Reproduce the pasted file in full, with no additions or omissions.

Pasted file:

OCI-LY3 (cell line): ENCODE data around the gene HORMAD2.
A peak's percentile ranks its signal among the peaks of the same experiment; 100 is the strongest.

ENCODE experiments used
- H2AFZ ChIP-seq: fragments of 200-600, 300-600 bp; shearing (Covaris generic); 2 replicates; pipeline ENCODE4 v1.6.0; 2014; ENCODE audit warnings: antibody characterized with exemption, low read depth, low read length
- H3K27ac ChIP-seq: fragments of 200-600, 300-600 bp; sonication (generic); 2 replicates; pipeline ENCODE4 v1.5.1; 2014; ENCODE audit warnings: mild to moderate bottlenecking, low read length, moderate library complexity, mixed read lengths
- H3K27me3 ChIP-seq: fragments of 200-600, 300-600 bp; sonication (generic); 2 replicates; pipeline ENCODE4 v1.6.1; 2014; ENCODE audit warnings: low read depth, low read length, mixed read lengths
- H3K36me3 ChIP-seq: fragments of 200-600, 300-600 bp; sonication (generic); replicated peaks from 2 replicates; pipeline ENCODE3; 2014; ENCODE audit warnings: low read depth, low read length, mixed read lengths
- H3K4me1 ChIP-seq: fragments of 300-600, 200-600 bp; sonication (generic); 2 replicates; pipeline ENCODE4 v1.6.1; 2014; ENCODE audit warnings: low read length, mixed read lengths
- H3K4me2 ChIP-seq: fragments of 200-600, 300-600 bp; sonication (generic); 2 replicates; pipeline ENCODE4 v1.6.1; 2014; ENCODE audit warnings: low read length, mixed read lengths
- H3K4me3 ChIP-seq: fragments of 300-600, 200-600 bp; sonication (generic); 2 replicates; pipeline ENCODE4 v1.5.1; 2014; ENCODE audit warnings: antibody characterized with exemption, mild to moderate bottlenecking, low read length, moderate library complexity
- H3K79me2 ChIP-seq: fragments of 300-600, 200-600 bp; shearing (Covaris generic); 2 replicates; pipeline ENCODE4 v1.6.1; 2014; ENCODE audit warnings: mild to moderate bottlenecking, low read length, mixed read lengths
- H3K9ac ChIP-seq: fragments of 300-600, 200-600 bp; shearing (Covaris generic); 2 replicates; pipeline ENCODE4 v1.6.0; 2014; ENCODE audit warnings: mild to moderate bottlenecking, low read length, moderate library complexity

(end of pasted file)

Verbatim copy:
OCI-LY3 (cell line): ENCODE data around the gene HORMAD2.
A peak's percentile ranks its signal among the peaks of the same experiment; 100 is the strongest.

ENCODE experiments used
- H2AFZ ChIP-seq: fragments of 200-600, 300-600 bp; shearing (Covaris generic); 2 replicates; pipeline ENCODE4 v1.6.0; 2014; ENCODE audit warnings: antibody characterized with exemption, low read depth, low read length
- H3K27ac ChIP-seq: fragments of 200-600, 300-600 bp; sonication (generic); 2 replicates; pipeline ENCODE4 v1.5.1; 2014; ENCODE audit warnings: mild to moderate bottlenecking, low read length, moderate library complexity, mixed read lengths
- H3K27me3 ChIP-seq: fragments of 200-600, 300-600 bp; sonication (generic); 2 replicates; pipeline ENCODE4 v1.6.1; 2014; ENCODE audit warnings: low read depth, low read length, mixed read lengths
- H3K36me3 ChIP-seq: fragments of 200-600, 300-600 bp; sonication (generic); replicated peaks from 2 replicates; pipeline ENCODE3; 2014; ENCODE audit warnings: low read depth, low read length, mixed read lengths
- H3K4me1 ChIP-seq: fragments of 300-600, 200-600 bp; sonication (generic); 2 replicates; pipeline ENCODE4 v1.6.1; 2014; ENCODE audit warnings: low read length, mixed read lengths
- H3K4me2 ChIP-seq: fragments of 200-600, 300-600 bp; sonication (generic); 2 replicates; pipeline ENCODE4 v1.6.1; 2014; ENCODE audit warnings: low read length, mixed read lengths
- H3K4me3 ChIP-seq: fragments of 300-600, 200-600 bp; sonication (generic); 2 replicates; pipeline ENCODE4 v1.5.1; 2014; ENCODE audit warnings: antibody characterized with exemption, mild to moderate bottlenecking, low read length, moderate library complexity
- H3K79me2 ChIP-seq: fragments of 300-600, 200-600 bp; shearing (Covaris generic); 2 replicates; pipeline ENCODE4 v1.6.1; 2014; ENCODE audit warnings: mild to moderate bottlenecking, low read length, mixed read lengths
- H3K9ac ChIP-seq: fragments of 300-600, 200-600 bp; shearing (Covaris generic); 2 replicates; pipeline ENCODE4 v1.6.0; 2014; ENCODE audit warnings: mild to moderate bottlenecking, low read length, moderate library complexity